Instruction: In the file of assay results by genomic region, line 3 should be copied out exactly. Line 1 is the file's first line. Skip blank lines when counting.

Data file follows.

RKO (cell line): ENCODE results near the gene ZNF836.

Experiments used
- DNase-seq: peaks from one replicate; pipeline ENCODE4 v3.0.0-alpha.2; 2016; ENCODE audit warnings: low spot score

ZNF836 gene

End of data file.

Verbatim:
- DNase-seq: peaks from one replicate; pipeline ENCODE4 v3.0.0-alpha.2; 2016; ENCODE audit warnings: low spot score